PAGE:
[Monitoring Water in Lubricating Oil with Min-Infrared LED].
Menstrual migraine (MM) is either pure, if attacks are limited solely during the perimenstrual window (PMW), or menstrually related (MRM), if two of three PMWs are associated with attacks with additional migraine events outside the PMW. Acute migraine specific therapy is equally effective in MM and non-MM. Although the International Classification of Headache Disorders-II classifies MM without aura, data suggest this needs revision. The studies on extended-cycle oral contraceptives suggest benefits for headache-prone individuals. Triptan mini-prophylaxis outcomes are positive, but a conclusion of "minimal net benefit compared to placebo" is not entirely unwarranted. In a 2008 evidence-based review, grade B recommendations exist for sumatriptan (50 and 100 mg), mefenamic acid (500 mg), and riza-triptan (10 mg) for the acute treatment of MRM. For the preventive mini-prophylactic treatment of MRM, grade B recommendations are provided for transcutaneous estrogen (1.5 mg), frovatriptan (2.5 mg twice daily), and naratriptan (1 mg twice daily).
Generalized itching, urticaria and anaphylactic shock developed in a 9-year-old girl on two separate occasions after she ingested acetaminophen. She was admitted to our hospital for observation during oral challenge. Total eosinophil counts, total serum IgE, IgA, IgG, IgM, C3, and C4, specific IgE antibodies to six common allergens, and skin prick tests to purified acetaminophen and acetylsalicylic acid (aspirin) were unremarkable. No reaction occurred on open challenge with acetylsalicylic acid and mefenamic acid. However, urticaria and itching sensation occurred 45 min after ingesting 50 mg of purified acetaminophen. Dizziness, shivering, tachycardia and fainting also developed later. These symptoms resolved after treatment with a diphenhydramine injection and intravenous infusion of normal saline. There was a marked increase in the blood histamine level after challenge. In vitro histamine release before oral challenge was also abnormally as high as 50%. In summary, she had an immediate allergic reaction to acetaminophen but was tolerant to acetylsalicylic acid.
In the absence of objective symptoms, it is difficult to assess an adverse reaction during drug provocation testing. We evaluated the value of serum tryptase levels to distinguish between positive, negative and, even more important, so-called 'hysterical' reactions (conversion symptoms). The latter are occasionally observed in drug provocation tests when the patient experiences ambiguous subjective symptoms.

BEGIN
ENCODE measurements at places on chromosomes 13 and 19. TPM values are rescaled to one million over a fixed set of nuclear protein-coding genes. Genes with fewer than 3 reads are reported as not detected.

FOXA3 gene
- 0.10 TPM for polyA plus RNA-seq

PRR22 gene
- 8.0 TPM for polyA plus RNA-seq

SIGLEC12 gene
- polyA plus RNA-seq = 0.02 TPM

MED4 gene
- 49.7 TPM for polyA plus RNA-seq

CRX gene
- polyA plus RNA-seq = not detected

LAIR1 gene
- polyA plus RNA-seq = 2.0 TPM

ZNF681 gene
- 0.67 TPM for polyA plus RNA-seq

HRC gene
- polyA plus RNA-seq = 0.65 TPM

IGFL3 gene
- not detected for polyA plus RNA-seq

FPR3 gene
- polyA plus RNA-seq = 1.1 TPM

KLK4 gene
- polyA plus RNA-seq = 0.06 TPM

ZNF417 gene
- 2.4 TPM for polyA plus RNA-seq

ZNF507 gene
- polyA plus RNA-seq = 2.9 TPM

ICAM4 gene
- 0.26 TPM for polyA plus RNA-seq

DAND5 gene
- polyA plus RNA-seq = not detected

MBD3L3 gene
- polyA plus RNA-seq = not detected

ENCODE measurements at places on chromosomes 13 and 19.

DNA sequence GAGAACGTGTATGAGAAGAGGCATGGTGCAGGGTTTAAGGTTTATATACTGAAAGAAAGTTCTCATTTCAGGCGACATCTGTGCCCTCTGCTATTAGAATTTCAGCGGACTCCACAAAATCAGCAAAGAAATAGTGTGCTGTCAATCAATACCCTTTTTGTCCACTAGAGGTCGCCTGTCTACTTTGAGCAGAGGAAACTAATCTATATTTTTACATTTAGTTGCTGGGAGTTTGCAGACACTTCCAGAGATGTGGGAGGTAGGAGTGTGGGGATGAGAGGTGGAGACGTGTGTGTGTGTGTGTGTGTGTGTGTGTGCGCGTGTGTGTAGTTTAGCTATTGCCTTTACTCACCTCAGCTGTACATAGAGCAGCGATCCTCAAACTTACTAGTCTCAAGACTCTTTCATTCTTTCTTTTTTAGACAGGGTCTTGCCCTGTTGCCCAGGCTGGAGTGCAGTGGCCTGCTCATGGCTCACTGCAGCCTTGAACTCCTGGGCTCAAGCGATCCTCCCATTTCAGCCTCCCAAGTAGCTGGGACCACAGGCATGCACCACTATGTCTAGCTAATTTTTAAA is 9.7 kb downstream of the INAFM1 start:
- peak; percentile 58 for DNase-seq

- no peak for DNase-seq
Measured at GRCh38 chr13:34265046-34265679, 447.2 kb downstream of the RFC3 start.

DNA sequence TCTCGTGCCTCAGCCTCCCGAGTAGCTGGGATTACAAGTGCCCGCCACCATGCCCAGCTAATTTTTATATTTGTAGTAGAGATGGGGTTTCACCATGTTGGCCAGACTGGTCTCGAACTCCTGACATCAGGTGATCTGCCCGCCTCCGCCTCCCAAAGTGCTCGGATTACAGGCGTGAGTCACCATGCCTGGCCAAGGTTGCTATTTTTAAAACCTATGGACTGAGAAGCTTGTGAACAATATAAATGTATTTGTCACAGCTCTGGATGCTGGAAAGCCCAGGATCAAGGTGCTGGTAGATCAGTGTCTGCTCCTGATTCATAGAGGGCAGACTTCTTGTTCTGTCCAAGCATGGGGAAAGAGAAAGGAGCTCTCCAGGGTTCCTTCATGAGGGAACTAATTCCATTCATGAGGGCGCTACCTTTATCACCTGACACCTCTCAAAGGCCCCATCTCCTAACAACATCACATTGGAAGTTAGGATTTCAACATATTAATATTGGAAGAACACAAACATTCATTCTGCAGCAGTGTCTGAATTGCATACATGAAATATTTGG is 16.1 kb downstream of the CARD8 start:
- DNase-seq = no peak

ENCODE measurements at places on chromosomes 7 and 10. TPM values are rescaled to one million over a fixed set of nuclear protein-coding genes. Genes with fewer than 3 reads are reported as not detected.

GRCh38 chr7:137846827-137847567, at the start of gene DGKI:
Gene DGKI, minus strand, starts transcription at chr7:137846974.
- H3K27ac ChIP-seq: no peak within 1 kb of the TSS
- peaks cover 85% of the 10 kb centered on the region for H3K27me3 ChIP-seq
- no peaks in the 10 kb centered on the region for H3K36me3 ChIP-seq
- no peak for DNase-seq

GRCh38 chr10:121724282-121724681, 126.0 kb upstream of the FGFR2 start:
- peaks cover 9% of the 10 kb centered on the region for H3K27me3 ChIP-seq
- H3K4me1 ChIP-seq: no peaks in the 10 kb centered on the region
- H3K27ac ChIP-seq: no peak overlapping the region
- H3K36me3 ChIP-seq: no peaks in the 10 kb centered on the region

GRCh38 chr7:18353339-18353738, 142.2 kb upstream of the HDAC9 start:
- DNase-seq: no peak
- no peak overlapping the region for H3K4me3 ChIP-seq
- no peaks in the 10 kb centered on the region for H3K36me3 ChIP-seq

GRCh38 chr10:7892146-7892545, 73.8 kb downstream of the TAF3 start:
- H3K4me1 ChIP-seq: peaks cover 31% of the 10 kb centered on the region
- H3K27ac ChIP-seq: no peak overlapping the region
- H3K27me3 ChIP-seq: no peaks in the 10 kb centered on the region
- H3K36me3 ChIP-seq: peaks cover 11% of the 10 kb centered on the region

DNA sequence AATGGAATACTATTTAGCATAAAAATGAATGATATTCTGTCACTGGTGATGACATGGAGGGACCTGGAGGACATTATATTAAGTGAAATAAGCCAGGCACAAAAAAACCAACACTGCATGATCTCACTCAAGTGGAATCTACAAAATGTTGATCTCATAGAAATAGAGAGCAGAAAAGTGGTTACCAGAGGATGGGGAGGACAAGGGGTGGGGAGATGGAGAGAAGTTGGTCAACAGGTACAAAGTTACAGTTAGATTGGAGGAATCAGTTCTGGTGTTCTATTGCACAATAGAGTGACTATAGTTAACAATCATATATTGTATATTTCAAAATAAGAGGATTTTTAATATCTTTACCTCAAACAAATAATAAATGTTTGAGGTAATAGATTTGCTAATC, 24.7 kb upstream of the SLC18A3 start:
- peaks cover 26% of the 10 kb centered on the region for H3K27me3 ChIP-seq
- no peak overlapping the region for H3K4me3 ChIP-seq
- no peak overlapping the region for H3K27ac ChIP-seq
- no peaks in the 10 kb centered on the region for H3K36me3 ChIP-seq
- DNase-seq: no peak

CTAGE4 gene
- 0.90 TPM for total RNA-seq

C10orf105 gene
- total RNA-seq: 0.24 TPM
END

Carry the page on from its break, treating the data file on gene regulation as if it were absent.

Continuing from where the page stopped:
The model outcomes, alone or in combination with toxicity data, may potentially be used for the purposes of screening, priority setting, and the design of management programs.
A swelling-activated, background K(+) current in the corneal epithelium is characteristically activated by fenamates and inhibited by diltiazem. Fatty acids also stimulate this current, indicating that its origin is a lipid-sensitive mechano-gated 2P domain K(+) channel. In the present study, modulation of TREK-1, TREK-2, and TRAAK channels by fenamates and diltiazem was examined. TREK-1, TREK-2, and TRAAK currents transiently expressed in COS-7 cells were recorded by the perforated-patch configuration. As previously reported, arachidonic acid (20 microM) stimulated all of these channels, and a volatile anesthetic, halothane (1 mM) augmented TREK-1 and TREK-2 but not TRAAK. Flufenamic acid (FA, 100 microM), niflumic acid (NA, 100 microM), and mefenamic acid (MA, 100 microM) markedly stimulated TREK-1, TREK-2, and TRAAK. The potency sequence for the activation of TREK-1 and TREK-2 was FA > NA = MA, and the potency sequence for the activation of TRAAK was FA = NA > MA. Diltiazem (1 mM) inhibited TREK-1 and TREK-2, but not TRAAK. In conclusion, fenamates are openers of the lipid-sensitive mechano-gated 2P domain K(+) channels, and diltiazem may be a specific blocker for TREK. These novel findings could help to further understand channel functions of the mechano-gated 2P domain K(+) channels.
Surface area and surface energy of pharmaceutical powders are affected by milling and may influence formulation, performance and handling. This study aims to decouple the contribution of surface area and surface energy, and to quantify each of these factors, on cohesion.
This systematic review examines the efficacy of oral ginger for dysmenorrhea. Key biomedical databases and grey literature were searched. We included randomized controlled trials comparing oral ginger against placebo or active treatment in women with dysmenorrhea. Six trials were identified. Two authors independently reviewed the articles, extracted data, and assessed risk of bias. Discrepancies were resolved by consensus with a third reviewer. We completed a narrative synthesis of all six studies and exploratory meta-analyses of three studies comparing ginger with placebo and two studies comparing ginger with a nonsteroidal anti-inflammatory drug (NSAID). Ginger appeared more effective for reducing pain severity than placebo. The weighted mean difference on a 10 cm visual analogue scale was 1.55 cm (favoring ginger) (95% CI 0.68 to 2.43). No significant difference was found between ginger and mefenamic acid (an NSAID). The standardized mean difference was 0 (95% CI -0.40 to 0.41). Available data suggest that oral ginger could be an effective treatment for menstrual pain in dysmenorrhea. Findings, however, need to be interpreted with caution because of the small number of studies, poor methodological quality of the studies, and high heterogeneity across trials. The review highlights the need for future trials with high methodological quality.